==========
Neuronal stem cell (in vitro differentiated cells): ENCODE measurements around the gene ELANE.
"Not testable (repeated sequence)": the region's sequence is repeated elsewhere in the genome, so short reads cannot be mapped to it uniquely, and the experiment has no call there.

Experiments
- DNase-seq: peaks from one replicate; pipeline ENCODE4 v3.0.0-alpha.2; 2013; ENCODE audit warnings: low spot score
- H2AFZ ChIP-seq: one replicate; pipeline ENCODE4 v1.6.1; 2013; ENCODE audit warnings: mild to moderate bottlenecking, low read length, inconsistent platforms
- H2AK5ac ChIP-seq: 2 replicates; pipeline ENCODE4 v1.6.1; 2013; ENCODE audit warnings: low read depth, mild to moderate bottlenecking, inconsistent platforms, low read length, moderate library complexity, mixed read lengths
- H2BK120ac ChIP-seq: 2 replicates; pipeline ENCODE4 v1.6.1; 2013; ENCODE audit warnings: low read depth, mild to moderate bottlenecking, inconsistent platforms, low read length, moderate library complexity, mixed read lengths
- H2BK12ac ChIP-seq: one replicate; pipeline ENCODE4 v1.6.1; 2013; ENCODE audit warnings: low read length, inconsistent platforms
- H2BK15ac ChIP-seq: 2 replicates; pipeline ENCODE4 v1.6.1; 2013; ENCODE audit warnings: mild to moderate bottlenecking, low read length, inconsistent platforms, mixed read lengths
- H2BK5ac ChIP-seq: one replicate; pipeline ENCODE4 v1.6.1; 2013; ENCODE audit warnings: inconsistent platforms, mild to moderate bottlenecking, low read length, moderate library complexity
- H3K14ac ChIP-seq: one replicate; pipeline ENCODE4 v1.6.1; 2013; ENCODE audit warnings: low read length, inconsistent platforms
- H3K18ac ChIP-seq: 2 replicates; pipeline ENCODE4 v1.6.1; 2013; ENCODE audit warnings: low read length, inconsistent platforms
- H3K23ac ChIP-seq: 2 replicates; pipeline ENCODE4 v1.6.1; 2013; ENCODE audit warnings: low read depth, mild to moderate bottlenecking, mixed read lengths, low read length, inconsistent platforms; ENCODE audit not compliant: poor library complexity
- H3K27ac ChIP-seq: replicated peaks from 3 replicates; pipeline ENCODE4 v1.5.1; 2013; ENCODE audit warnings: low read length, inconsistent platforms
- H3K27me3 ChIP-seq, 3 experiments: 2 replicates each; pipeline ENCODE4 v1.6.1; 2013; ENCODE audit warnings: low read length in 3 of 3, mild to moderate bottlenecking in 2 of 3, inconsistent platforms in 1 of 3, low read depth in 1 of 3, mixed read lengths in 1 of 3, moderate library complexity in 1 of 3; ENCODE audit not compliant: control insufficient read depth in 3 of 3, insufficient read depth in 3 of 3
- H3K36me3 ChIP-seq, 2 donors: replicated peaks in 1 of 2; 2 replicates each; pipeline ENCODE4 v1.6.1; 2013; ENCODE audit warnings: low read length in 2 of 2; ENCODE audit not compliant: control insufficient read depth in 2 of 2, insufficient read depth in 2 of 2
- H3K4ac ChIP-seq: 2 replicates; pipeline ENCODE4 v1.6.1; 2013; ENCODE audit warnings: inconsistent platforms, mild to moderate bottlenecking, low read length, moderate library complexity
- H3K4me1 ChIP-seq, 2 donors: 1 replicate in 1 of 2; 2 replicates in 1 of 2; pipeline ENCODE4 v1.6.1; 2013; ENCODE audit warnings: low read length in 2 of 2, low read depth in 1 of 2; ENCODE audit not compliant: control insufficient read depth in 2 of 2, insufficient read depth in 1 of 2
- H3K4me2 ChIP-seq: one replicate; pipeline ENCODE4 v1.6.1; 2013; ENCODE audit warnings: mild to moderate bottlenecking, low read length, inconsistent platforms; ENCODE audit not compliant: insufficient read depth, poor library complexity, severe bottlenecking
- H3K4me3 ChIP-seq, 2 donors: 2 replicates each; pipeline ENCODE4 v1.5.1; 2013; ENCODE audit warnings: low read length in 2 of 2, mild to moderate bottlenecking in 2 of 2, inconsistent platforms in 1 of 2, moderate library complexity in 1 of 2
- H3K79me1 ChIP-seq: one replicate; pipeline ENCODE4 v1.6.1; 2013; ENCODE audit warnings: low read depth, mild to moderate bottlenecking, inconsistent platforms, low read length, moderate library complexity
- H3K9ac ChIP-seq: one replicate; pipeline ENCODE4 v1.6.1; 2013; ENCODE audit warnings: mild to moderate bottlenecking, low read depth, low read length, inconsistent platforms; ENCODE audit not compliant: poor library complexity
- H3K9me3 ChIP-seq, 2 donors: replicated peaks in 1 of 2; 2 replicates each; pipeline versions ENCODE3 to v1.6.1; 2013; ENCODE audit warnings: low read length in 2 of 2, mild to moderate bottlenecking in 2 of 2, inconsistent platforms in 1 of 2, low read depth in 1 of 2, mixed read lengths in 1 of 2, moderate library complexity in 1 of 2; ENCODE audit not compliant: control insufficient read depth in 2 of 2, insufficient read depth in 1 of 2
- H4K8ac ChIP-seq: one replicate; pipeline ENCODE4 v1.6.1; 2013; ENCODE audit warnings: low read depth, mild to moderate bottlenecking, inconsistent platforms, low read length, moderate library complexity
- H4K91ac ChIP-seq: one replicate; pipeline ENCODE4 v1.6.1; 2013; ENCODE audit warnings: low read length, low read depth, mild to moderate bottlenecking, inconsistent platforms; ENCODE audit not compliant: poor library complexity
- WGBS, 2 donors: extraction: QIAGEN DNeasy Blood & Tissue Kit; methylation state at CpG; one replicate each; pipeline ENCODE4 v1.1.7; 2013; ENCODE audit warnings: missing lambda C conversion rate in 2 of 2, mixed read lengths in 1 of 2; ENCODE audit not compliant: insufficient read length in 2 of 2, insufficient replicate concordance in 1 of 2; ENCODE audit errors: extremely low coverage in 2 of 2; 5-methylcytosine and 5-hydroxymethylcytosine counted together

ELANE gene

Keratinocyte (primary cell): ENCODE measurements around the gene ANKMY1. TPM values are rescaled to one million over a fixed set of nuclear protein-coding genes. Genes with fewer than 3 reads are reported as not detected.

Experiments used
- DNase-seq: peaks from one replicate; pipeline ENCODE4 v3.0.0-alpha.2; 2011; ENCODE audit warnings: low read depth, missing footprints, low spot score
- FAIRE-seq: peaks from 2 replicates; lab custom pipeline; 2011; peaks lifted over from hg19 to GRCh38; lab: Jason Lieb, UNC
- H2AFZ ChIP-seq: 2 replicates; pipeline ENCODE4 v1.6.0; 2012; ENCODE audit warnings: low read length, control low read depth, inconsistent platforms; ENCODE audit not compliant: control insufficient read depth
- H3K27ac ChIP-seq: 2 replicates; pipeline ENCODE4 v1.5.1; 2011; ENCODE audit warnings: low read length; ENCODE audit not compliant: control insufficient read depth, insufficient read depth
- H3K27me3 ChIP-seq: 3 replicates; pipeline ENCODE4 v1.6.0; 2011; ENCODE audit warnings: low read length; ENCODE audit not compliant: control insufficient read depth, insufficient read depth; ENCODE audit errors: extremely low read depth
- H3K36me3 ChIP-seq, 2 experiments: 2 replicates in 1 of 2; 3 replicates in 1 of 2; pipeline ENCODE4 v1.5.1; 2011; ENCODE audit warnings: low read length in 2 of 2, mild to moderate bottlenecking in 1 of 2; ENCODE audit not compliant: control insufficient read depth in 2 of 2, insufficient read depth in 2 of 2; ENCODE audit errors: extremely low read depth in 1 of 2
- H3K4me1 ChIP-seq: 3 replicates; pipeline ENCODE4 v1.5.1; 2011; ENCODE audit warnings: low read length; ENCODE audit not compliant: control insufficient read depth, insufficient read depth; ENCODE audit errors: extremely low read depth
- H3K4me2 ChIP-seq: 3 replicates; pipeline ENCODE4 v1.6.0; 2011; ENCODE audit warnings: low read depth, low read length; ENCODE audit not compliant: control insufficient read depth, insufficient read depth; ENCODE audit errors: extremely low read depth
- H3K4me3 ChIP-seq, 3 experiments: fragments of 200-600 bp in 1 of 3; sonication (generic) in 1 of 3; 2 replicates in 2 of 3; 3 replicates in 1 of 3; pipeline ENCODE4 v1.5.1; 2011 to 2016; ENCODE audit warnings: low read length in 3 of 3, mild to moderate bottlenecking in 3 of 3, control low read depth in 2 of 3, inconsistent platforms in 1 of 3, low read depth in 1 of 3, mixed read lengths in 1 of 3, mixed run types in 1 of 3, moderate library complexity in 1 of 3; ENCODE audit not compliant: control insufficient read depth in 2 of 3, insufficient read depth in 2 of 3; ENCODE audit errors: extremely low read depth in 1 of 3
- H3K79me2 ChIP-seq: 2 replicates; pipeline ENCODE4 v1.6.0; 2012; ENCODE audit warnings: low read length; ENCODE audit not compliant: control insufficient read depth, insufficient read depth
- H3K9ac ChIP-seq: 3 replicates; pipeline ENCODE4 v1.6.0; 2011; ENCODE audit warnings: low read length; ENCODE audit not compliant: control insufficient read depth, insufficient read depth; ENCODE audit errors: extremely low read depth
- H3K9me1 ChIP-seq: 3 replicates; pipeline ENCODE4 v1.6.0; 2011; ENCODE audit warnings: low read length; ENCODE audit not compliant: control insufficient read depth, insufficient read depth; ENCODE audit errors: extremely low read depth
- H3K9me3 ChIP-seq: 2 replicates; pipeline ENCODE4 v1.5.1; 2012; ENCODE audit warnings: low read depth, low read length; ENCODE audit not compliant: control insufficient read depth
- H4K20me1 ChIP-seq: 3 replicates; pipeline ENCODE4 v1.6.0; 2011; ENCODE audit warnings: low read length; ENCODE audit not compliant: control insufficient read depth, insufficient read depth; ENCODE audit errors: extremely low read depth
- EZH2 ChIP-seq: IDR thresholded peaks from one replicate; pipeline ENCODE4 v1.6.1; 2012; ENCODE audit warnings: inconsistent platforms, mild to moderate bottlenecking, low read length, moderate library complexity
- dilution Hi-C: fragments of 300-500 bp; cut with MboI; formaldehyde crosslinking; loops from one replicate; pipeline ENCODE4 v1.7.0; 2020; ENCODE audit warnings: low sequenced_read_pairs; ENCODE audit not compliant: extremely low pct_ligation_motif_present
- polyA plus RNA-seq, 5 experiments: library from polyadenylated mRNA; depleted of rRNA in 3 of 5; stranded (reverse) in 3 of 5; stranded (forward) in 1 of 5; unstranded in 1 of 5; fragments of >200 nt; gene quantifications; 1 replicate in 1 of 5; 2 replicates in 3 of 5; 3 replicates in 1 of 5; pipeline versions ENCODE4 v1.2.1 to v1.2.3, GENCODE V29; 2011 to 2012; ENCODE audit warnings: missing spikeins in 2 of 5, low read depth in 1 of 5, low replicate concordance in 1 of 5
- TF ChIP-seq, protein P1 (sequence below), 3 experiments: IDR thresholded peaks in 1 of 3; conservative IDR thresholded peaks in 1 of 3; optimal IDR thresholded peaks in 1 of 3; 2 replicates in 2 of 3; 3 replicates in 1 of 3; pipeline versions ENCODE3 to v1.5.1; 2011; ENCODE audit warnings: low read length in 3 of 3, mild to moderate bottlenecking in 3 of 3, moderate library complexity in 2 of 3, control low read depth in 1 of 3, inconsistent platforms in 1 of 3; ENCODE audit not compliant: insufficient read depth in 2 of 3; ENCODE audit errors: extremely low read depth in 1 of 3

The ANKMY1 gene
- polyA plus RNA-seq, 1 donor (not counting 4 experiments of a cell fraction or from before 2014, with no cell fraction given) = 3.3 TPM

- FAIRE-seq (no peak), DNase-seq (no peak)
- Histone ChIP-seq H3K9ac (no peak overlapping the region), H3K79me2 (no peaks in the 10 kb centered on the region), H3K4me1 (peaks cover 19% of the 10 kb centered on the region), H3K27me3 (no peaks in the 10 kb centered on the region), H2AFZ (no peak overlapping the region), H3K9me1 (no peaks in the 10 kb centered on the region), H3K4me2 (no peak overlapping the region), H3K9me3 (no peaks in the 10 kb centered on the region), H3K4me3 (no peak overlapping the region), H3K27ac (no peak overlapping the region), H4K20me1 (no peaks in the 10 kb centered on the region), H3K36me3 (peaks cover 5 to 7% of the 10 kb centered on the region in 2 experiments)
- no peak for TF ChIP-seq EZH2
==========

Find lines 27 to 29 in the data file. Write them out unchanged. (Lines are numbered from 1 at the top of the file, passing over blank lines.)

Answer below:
ELANE gene

Keratinocyte (primary cell): ENCODE measurements around the gene ANKMY1. TPM values are rescaled to one million over a fixed set of nuclear protein-coding genes. Genes with fewer than 3 reads are reported as not detected.

Experiments used